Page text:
Witney is the largest of the market towns in the Oxfordshire Cotswolds and much of the architecture reflects the past prosperity of the woollen trade, including the 17th century Butter Cross and church of St Mary the Virgin with its 150ft spire.
An attractive high street runs from the Butter Cross and features the 18th century town hall, the Blanket Hall and the Victorian Corn Exchange. The town has a bustling atmosphere with a good range of shops, supermarkets and a twice weekly market. Witney offers all of the facilities you would expect to find in a town of its size. A varied shopping experience including the Marriotts Walk shopping development, pubs, restaurants, and leisure facilities at The Witney Lakes resort and the Windrush Leisure Centre.
Annual events include the autumn Witney Carnival and Witney Feast, nearby Eynsham Carnival, and Wychwood Forest Fair.
Witney is 13 miles west of Oxford, with many attractions and villages to enjoy. Witney Visitor Information Centre has lots of information on even more attractions and events so be sure to take a look when planning your visit.
The market town Witney is located 12 miles west of Oxford.
Stagecoach operates the S1 and S2 bus line from Oxford City Centre (George St, stop A3) to Witney.
Where is Visit Witney?
How to get to Visit Witney
S1: Oxford to Witney and Carterton
The S1 service connects Oxford-Botley-Eynsham-Witney-Curbridge and Carterton. Buses depart up to every 15 minutes.More info
S2: Oxford to Witney and Carterton
The S2 connects Oxford and Carterton, via Summertown, Eynsham and Witney. Buses depart every 30 minutes.More info
Bus route 11 connects Oxford with Witney, with stops in Botley, Eynsham, Long Hanborough, Freeland and North Leigh.More info
Things to do in Visit Witney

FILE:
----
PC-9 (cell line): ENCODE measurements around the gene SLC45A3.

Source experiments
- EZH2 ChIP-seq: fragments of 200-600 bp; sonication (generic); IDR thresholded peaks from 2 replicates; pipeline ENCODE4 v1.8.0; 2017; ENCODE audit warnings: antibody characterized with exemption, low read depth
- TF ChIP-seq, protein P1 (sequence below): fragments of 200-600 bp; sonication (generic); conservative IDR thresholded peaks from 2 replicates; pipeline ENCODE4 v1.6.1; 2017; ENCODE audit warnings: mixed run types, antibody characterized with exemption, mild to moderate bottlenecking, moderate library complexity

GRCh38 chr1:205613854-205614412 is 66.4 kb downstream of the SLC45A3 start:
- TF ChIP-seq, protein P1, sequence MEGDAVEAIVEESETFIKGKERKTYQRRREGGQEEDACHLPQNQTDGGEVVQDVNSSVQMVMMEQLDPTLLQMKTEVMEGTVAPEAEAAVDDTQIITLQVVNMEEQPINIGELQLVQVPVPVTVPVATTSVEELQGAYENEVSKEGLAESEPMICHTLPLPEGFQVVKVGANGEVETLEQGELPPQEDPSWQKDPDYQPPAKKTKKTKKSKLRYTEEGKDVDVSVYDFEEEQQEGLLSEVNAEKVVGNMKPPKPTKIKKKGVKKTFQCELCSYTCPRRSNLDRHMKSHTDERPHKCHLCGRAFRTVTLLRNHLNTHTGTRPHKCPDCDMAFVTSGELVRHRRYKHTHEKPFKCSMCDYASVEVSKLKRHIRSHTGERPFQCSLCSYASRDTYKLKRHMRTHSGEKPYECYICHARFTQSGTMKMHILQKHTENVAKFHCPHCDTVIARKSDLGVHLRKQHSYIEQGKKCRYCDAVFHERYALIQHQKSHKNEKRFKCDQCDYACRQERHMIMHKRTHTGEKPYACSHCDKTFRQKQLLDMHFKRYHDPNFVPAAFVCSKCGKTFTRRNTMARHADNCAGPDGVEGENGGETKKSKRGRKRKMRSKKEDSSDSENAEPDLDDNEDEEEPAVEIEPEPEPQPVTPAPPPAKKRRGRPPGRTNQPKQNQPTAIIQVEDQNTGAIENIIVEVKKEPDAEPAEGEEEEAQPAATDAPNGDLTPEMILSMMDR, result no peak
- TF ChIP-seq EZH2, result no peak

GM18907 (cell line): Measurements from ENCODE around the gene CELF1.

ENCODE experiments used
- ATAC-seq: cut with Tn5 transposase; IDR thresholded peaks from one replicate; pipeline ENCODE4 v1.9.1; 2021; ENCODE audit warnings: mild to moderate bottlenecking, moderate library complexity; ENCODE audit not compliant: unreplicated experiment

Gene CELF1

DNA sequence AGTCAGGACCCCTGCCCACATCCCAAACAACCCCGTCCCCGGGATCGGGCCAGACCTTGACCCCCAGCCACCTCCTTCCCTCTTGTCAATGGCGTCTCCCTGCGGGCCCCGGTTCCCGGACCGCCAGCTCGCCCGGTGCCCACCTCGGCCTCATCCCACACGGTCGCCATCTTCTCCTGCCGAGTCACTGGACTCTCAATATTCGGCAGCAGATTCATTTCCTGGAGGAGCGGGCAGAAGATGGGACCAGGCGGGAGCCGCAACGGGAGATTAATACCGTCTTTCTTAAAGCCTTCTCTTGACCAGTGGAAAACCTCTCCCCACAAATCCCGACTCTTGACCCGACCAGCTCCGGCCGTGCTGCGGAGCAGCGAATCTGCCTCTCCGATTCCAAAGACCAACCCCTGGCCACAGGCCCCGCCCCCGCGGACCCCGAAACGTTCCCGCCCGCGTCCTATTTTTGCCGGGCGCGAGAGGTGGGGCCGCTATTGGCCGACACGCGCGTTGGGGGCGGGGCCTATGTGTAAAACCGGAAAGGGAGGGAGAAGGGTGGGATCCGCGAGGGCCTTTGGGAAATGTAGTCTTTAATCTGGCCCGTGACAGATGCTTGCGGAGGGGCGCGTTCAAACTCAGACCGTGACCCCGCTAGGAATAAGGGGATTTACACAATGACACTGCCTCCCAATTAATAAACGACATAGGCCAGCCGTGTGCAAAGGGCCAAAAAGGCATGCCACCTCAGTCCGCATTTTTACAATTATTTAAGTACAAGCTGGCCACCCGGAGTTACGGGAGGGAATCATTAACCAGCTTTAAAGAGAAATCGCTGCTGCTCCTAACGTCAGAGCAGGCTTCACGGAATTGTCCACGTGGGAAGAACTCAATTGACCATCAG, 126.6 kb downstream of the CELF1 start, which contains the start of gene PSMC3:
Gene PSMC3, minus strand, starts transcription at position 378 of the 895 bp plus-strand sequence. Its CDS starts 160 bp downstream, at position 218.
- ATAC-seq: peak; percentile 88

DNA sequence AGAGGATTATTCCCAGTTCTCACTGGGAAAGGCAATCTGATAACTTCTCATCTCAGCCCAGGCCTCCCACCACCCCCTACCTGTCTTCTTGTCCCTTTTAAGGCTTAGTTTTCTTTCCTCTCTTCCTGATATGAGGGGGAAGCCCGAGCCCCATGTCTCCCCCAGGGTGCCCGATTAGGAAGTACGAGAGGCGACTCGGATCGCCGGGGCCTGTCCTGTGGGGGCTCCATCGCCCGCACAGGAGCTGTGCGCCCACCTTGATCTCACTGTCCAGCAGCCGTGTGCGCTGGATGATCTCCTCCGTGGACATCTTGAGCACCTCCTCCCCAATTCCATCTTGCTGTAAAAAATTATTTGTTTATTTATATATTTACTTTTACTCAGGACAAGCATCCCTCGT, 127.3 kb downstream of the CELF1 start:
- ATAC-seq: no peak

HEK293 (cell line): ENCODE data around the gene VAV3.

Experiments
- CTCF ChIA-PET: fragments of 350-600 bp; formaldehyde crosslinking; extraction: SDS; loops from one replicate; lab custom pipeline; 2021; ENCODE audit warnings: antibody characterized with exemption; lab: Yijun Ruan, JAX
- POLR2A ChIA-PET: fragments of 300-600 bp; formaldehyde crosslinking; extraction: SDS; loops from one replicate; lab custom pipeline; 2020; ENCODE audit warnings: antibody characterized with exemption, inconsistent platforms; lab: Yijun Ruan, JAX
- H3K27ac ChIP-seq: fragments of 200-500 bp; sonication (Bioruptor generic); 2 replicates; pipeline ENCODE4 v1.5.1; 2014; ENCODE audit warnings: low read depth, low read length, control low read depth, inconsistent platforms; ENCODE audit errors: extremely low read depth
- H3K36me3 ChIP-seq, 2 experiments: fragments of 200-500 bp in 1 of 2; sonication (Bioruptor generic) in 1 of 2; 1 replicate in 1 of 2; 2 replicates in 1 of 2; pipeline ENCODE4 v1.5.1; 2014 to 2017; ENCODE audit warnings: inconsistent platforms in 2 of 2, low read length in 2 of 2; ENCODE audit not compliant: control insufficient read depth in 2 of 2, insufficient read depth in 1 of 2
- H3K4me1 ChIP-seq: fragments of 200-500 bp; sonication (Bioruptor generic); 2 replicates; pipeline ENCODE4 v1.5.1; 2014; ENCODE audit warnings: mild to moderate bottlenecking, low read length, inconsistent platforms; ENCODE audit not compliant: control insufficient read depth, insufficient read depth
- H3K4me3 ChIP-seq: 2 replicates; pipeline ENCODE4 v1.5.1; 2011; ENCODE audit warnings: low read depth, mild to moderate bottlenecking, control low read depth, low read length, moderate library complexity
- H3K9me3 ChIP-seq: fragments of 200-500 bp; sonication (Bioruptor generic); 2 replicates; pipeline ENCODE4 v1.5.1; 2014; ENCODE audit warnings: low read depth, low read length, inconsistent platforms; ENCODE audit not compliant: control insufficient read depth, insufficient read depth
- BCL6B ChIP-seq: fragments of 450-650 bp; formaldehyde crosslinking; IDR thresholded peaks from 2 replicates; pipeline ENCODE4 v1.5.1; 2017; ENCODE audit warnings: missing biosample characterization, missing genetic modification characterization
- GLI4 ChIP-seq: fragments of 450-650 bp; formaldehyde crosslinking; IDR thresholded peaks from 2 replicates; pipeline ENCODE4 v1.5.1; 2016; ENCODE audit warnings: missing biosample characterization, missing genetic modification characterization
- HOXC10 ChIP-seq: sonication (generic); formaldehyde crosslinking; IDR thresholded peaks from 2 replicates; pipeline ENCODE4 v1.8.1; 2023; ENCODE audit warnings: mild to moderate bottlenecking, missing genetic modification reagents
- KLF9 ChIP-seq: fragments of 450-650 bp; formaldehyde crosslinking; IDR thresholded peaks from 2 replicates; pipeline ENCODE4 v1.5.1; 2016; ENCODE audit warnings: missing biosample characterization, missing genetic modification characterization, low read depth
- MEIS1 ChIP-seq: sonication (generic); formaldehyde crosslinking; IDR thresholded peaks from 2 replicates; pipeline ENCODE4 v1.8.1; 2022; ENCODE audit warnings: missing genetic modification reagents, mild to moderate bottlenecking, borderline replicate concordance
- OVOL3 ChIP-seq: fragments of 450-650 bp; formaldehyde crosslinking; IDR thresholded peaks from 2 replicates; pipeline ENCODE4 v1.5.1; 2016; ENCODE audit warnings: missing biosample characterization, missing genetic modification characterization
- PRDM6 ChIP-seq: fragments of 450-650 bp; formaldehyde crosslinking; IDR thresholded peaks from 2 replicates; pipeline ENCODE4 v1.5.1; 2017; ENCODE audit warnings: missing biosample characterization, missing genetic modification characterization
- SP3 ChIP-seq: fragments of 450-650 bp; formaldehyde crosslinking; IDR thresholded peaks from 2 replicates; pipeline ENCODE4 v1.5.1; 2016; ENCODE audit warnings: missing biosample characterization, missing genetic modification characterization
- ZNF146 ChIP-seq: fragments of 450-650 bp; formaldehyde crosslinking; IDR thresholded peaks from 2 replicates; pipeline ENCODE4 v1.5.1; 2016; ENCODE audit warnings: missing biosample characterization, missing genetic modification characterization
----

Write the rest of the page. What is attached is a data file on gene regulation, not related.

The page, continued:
A new exhibition ‘Hospital: Faringdon’s Pump House in WWI’ will be opening in the Pump House in Faringdon, from Saturday August 18th 2018, and will run for six months. The exhibition will feature original items from the Red Cross’s historical collections and items from Oxfordshire Museums’ Service collections as well as previously unseen items from Lord Faringdon’s personal collection at Buscot Park. Lord Faringdon’s grandmother, Lady Violet Henderson, became a registered Red Cross member in 1907 while nursing her husband,…
This is the Ashmolean's first exhibition to examine how magical thinking has been practised over the centuries. With exquisitely engraved rings to bind a lover, enchanted animal hearts pierced with nails, mummified cats concealed in walls and many other intriguing objects, this exhibition shows that our use of magic is driven by our strongest emotions: the need to be loved, our fear of evil and the desire to protect our homes. While belief in magic and rituals can be comforting,…
The Medieval Mosaic is a re-recreation of the Bayeux Tapestry handcrafted from 3 million pieces of spring steel. The mosaic, created by Michael A. Linton, is 64 metres long, weighs 350kg and took 33 years to complete. It is listed in the Guinness Book of World Records as the world's largest steel mosaic. In 2005 Michael added an 8 metre 'Finale Section' which depicts events leading up to the crowning of William the Conqueror on Christmas Day 1066. In 2012,…